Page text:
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Mismatches in the Formal Sector, Expansion of the Informal Sector: Immigration of Health Professionals to Italy

Listed author(s):
  • Jonathan Chaloff


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    Italy has an aging population which is placing a strain on the public health system and on families. At the same time, it has a distorted market of supply of health professionals. Past over enrolment in medical faculties has produced a current glut of doctors, although shortages will appear as this cohort retires. It is difficult for foreign-trained doctors, and Italian-trained foreigners, to practice medicine in Italy. In nursing, the situation is more critical, with far fewer graduates of nursing schools than necessary even to meet replacement needs. Care for the aged, which was traditionally borne by families, has increasingly been delegated to informal immigrant workers. In the absence of major changes in the care industry, recruitment efforts for nurses and other health technicians has expanded to include other source countries. Obstacles to international recruitment of nurses have been reduced, both by simplifying recognition of foreign qualifications and by exempting nurses from limits on labour migration to Italy. However, a ban on permanent employment in the public sector has relegated foreign nurses largely to private sector and shorter-term contract work. National and local health authorities have also become involved in supporting international recruitment of nurses, often through private agencies. In the home-care sector, families have been granted more opportunities to hire care workers from abroad legally, and many local authorities are attempting to integrate this spontaneous private care into their eldercare system through skill upgrades and support. Nonetheless, international migration will not be sufficient to solve Italy’s health care professional needs. Le vieillissement de la population en Italie pèse lourdement sur le système de santé public et les familles. Parallèlement, l’offre de professionnels de la santé sur le marché du travail est déséquilibré. Dans le passé, le nombre excessif d’inscriptions dans les facultés de médecine a entrainé une surabondance de médecins, mais des pénuries apparaîtront au fur et à mesure qu’ils partiront à la retraite. Il est difficile pour les médecins ayant étudié à l’étranger et les immigrés qui se sont qualifiés en Italie d’exercer la médecine dans ce pays. En ce qui concerne les infirmières, la situation est plus critique, avec un trop petit nombre de diplômés des écoles d’infirmières, même pour satisfaire uniquement les besoins de remplacement. Les soins aux personnes âgées, incombant traditionnellement aux familles, ont été de plus en plus délégués aux immigrés du secteur informel. En l’absence de changements majeurs dans les politiques de la santé, des efforts ont été faits pour recruter des infirmières et personnels de santé dans d’autres pays d’origine. La simplification de la reconnaissance des qualifications acquises à l’étranger et l’exemption de quotas d’infirmières étrangères sur le marché du travail en Italie ont réduit les obstacles au recrutement international d’infirmières. Cependant, l’interdiction de les employer de façon permanente dans le secteur public a relégué la majorité des infirmières étrangères dans le secteur privé et dans les contrats de travail à court terme. L’administration sanitaire nationale et locale a aussi contribué au recrutement international des infirmières souvent par le biais d’agences privées. Dans le secteur des soins à domicile, les familles se sont vu octroyer plus d’opportunités pour recruter légalement à l’étranger du personnel de soins à domicile. Beaucoup d’autorités locales s’efforcent d’intégrer ce type de soins privés dans leurs systèmes de soins aux personnes âgées en assistant les personnels soignants privés et en renforçant leurs compétences. Néanmoins, les migrations internationales ne seront pas suffisantes pour répondre aux besoins de l’Italie en professionnels de la santé.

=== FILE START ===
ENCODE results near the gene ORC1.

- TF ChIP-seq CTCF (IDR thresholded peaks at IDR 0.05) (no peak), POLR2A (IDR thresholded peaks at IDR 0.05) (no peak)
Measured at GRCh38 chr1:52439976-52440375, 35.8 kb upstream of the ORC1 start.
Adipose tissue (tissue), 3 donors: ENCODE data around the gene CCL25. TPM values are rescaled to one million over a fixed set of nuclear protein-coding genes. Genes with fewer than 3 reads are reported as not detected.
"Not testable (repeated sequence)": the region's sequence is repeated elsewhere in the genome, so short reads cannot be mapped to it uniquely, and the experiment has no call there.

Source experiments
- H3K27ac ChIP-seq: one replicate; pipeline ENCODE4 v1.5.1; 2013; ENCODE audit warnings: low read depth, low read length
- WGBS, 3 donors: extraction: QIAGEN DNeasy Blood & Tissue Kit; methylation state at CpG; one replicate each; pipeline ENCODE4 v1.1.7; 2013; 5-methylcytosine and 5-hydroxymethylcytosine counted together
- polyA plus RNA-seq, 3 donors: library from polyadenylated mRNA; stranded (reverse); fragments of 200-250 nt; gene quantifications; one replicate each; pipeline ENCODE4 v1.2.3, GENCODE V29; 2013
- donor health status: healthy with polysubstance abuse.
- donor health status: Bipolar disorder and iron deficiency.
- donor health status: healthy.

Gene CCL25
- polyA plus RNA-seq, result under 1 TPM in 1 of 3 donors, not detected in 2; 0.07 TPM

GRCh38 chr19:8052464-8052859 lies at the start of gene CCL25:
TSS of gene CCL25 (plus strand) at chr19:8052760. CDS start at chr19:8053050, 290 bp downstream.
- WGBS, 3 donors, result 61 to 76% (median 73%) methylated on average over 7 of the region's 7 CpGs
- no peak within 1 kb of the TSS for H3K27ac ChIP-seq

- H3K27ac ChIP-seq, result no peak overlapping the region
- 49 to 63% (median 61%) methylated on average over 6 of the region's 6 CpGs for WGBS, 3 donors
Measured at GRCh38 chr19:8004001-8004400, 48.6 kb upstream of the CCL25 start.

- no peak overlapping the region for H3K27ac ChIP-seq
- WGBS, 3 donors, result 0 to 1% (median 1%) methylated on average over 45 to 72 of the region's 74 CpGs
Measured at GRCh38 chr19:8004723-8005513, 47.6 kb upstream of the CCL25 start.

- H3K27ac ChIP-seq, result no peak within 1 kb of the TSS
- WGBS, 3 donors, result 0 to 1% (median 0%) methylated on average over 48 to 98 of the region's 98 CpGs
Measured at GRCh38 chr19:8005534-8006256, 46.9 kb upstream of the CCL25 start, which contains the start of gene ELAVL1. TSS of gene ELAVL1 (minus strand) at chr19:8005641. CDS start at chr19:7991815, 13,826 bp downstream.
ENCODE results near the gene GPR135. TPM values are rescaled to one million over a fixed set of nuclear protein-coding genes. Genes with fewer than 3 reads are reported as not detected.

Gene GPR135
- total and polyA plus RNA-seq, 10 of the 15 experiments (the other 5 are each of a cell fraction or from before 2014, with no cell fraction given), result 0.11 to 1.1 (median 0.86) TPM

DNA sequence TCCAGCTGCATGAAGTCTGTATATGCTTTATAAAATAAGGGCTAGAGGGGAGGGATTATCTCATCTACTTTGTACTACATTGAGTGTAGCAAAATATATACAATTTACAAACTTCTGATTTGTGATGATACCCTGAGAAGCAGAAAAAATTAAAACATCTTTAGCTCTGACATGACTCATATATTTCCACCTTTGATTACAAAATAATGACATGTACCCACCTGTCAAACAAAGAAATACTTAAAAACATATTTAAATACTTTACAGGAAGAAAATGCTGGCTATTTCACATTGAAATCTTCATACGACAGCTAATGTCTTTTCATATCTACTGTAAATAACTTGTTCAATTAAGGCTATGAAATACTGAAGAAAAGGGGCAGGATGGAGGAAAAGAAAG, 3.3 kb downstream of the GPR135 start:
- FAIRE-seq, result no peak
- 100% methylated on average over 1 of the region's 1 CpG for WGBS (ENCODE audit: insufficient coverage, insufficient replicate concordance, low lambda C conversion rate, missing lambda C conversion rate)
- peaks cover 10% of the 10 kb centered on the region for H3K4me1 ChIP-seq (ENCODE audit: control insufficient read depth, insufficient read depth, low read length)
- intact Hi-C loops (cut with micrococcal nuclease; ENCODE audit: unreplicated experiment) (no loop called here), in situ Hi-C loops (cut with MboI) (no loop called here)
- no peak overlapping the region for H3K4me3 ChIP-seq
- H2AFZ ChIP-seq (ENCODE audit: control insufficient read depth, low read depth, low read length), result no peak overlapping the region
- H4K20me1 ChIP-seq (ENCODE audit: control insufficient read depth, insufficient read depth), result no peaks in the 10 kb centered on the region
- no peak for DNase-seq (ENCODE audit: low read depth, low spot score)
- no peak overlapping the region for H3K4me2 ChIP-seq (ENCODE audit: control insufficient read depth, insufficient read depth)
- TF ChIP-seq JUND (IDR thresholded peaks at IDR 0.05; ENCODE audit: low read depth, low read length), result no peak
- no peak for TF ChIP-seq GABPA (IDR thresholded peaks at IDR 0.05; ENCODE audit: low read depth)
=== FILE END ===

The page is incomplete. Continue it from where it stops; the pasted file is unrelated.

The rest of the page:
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    Paper provided by OECD Publishing in its series OECD Health Working Papers with number 34.

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    Date of creation: 01 Oct 2008
    Handle: RePEc:oec:elsaad:34-en
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